Fear – how to manage it

Fear in the workplace.  This fear keeps us from speaking up, using our voice, asking for the raise, asking for the promotion, offering our opinion, showing our value.

I think the best I’ve ever heard is a book called the Imposter Syndrome.  Where our fear makes us believe we’re frauds and if we speak up, it will be proven true.  There are multiple books out there.  I haven’t read many of them so I can’t provide a recommendation.  I would focus on a book where the reviews speak to you, where the book cover connects with you.

Another option is to prepare for your battle.  Let’s say this particular battle is your annual performance review.  You feel like you should get a raise but how do you go about this?  Start with documenting why you think you should get a raise – what actions did you take to improve the company (focus on what made your boss look good).  I’m not referring to actions that saved your company millions or revolutionized your industry – that’s not normal life.  Life is about the small moments – helping your customers on a regular basis, improving our team’s reputation by consistently delivering on what is being requested, etc.  Write it all down – be factual, be brief but be complete.  If you feel prepared, you feel confident.  Practice a few key paragraphs that put it all together – what differentiates you and why you are an asset to your team and to your company.  Know that they are true and say them with confidence.   What if your particular battle is speaking up in meetings?  Start with sending your comments to your manager after the meetings and see what response you get.  If they are positive responses, this will give you the confidence to speak up when the time is right.  If they are not positive, ask why – learn more about what matters to the company, so your ideas match their culture.

In all instances, fear is managed by confidence.  Think of it as a teeter-tooter.  If fear is up, then confidence is down and if confidence is up, then fear is down.  Fear is good in a lot of situations – don’t go into dark alley ways, stay away from serial killers in the elevators, if the food smells bad – it is.  But if it keeps you from using your voice, standing up for yourself, knowing what’s right, feeling strong about who you are – then you need to practice more.  Practice speaking up using a LOUD voice – in the shower is fine as that’s a great start.  Even if your practice is a made up scenario – practice gives us the confidence to carry it forward in real life.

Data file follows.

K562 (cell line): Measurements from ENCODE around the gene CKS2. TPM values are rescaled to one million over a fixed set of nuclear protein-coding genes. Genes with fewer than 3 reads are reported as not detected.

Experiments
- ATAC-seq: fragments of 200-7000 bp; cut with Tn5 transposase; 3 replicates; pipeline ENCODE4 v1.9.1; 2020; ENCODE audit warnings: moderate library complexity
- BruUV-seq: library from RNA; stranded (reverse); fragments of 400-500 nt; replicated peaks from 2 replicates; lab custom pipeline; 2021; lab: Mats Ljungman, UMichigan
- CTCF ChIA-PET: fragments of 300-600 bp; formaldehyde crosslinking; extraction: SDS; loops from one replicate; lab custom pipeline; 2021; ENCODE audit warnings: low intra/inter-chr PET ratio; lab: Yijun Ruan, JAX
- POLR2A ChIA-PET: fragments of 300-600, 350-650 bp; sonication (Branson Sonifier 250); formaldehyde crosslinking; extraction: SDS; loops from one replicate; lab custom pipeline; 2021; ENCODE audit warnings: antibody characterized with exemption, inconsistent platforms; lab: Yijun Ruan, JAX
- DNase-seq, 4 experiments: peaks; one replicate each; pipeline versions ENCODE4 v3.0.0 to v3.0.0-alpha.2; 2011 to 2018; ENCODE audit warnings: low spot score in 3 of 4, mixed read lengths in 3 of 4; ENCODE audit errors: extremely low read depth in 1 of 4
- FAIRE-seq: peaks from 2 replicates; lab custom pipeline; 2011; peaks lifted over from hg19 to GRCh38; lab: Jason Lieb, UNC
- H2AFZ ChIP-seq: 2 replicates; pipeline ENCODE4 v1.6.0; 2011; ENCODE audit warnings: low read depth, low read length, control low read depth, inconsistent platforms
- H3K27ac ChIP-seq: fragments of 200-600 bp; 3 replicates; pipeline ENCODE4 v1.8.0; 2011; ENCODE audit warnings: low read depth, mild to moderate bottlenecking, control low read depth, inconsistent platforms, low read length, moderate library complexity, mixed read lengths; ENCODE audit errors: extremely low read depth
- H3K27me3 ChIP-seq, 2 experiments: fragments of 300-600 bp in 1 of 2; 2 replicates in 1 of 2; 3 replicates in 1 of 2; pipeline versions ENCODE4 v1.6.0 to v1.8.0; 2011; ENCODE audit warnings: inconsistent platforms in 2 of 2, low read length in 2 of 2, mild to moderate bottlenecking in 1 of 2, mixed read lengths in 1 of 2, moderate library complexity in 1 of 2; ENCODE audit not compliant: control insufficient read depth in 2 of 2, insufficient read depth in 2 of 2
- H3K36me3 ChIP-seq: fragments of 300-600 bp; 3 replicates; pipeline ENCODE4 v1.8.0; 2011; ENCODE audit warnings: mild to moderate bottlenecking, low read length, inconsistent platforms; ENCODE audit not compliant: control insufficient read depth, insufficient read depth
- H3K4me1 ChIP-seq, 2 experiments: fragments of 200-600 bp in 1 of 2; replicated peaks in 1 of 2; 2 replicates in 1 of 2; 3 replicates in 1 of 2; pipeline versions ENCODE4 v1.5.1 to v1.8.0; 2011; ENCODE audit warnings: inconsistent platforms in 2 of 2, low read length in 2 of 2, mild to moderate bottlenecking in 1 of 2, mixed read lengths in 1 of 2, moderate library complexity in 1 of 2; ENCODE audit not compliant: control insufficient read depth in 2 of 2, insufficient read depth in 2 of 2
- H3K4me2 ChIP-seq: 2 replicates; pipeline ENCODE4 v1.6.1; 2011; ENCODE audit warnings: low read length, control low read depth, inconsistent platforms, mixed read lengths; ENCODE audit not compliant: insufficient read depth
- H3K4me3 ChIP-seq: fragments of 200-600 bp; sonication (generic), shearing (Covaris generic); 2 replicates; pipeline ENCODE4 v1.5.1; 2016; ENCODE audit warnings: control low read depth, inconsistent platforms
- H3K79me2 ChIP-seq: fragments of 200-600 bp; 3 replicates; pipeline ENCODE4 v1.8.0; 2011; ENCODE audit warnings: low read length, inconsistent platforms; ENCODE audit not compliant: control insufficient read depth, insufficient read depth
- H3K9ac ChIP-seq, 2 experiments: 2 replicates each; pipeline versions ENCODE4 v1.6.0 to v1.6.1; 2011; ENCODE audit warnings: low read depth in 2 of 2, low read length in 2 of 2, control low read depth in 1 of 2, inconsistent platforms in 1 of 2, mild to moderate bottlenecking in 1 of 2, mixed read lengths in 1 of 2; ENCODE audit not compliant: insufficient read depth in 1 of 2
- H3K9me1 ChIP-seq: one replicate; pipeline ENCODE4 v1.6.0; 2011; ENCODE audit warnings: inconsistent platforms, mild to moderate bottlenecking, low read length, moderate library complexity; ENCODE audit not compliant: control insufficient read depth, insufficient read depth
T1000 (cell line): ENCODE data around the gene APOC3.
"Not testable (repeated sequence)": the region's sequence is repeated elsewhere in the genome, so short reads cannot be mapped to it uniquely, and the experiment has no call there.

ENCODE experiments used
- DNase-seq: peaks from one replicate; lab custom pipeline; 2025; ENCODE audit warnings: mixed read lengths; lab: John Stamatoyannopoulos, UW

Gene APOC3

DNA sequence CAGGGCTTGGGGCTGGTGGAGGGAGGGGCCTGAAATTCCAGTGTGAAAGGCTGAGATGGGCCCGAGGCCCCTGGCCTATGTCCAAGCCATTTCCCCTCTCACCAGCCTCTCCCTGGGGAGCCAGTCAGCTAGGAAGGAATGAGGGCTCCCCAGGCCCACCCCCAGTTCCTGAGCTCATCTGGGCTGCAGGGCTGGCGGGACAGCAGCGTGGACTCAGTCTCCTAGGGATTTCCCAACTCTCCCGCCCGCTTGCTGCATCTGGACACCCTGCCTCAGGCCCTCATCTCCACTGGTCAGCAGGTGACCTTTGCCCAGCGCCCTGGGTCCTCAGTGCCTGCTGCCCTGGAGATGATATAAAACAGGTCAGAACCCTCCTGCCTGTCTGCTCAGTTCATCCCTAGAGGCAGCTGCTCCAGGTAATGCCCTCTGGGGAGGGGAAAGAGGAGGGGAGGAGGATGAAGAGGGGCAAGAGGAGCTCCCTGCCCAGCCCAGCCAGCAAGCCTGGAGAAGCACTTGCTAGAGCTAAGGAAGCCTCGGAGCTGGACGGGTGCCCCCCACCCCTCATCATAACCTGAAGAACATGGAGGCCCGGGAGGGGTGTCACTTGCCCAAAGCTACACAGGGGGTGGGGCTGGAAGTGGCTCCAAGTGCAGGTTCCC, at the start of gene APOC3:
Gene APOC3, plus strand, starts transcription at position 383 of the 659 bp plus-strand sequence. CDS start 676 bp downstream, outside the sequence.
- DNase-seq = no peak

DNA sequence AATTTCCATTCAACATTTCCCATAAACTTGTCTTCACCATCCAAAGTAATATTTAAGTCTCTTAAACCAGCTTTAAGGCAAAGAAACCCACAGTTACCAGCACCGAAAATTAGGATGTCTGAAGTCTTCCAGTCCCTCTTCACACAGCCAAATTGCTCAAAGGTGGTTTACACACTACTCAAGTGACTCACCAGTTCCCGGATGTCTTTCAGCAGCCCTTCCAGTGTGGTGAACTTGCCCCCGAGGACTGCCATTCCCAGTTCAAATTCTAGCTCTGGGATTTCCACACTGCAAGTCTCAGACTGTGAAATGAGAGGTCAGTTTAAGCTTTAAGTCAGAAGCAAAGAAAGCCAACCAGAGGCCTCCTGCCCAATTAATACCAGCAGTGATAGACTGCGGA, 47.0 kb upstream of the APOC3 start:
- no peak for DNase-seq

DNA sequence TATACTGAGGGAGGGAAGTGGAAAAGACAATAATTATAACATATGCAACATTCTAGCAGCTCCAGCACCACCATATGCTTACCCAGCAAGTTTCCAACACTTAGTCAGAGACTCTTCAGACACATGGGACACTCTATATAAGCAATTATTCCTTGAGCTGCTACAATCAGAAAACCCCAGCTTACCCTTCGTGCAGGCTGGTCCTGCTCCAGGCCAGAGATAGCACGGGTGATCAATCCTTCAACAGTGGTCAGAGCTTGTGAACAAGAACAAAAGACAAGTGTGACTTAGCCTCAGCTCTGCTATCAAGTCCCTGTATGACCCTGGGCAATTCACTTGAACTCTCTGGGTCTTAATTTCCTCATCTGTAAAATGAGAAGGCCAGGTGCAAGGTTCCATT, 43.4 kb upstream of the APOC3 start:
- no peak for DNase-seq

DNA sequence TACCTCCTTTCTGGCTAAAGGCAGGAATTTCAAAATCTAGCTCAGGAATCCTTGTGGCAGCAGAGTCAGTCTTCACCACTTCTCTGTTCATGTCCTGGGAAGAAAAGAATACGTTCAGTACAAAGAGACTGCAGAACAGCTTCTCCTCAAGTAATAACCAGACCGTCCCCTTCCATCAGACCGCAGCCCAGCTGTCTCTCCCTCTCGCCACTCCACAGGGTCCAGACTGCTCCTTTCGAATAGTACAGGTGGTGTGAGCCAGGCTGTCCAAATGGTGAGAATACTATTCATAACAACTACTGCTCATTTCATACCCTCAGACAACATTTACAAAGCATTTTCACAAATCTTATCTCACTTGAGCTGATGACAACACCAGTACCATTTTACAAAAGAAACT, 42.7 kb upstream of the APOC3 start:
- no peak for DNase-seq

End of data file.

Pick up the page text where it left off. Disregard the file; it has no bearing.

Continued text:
You are ENOUGH.  Your voice MATTERS.  YOU MATTER.

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Doubt – the real killer

When I take a moment and look at Office Politics, I see misguided expectations, missed communications, manipulations, I see who grows and who doesn’t, who is promoted and who isn’t, and a myriad of other things we as humans experience.  I see one true killer – DOUBT.

Doubt makes us hesitate, doubt makes us wait, doubt makes us quiet, doubt makes us put our eyes down, doubt makes us worry, doubt listens to fear.  Doubt creates bullies.

I remember when Taylor Swift was coming into stardom at the ripe age of 16 years old or something.  I think it was a speaking engagement at a college on the east coast where she mostly took questions from the audience.  Someone asked her if she had doubts.  She responded almost comically that she doubted herself hundreds of thousands of times – I think she implied that was every day.  But with every doubt, she decided to move forward anyway.

Doubt is a human condition.  Animals listen to their intuition and act accordingly – that smells funny – don’t eat it; that animal is mean – don’t introduce yourself; that animal is hungry – run.  If they doubt, they don’t live long enough to tell about it.  Humans don’t have that swift mechanism to keep doubt at bay.  Doubt has been allowed to grow and become a persistent bug in our psyche – a loud, noisy, irritating, hard to kill bug.  Like a beautiful hot summer day where you’re supposed to be enjoying the picnic, but the flies have found you and landed on everything.  They have poisoned the moment.  Now you’re swatting at them unsuccessfully, your head is down, you’re worrying about the food, you’re getting emotional and hot, now the sun is beating down on you…it’s a cycle we get into to when we listen to doubt.

When that fly starts buzzing in your ear, when the doubt starts creeping in – I shouldn’t say anything, what do I know, I’m sure I’m wrong, I’ll get in trouble…the list of shitty things we say to ourselves is never ending and gets meaner.  When it starts, simply ignore it.  Decide that you are worth it, and it is worth it to move forward.  Keep your head up, raise your hand, raise your voice, be honest, be open.

If it’s scary – start with something like ‘I don’t know if I have all the facts, but I believe the problem is …’; ‘I would like to take that assignment on – is there anyone who would like to help me?’

As we try things, we fail.  That’s ok – we learn a WHOLE LOT more when we fail than when we succeed.  As we try more things, we succeed.  That’s ok – it helps us try new things.

We get stronger by small actions on a regular basis.  It’s like strength training – you must grow slowly and surely. 

You got this! fffffffffff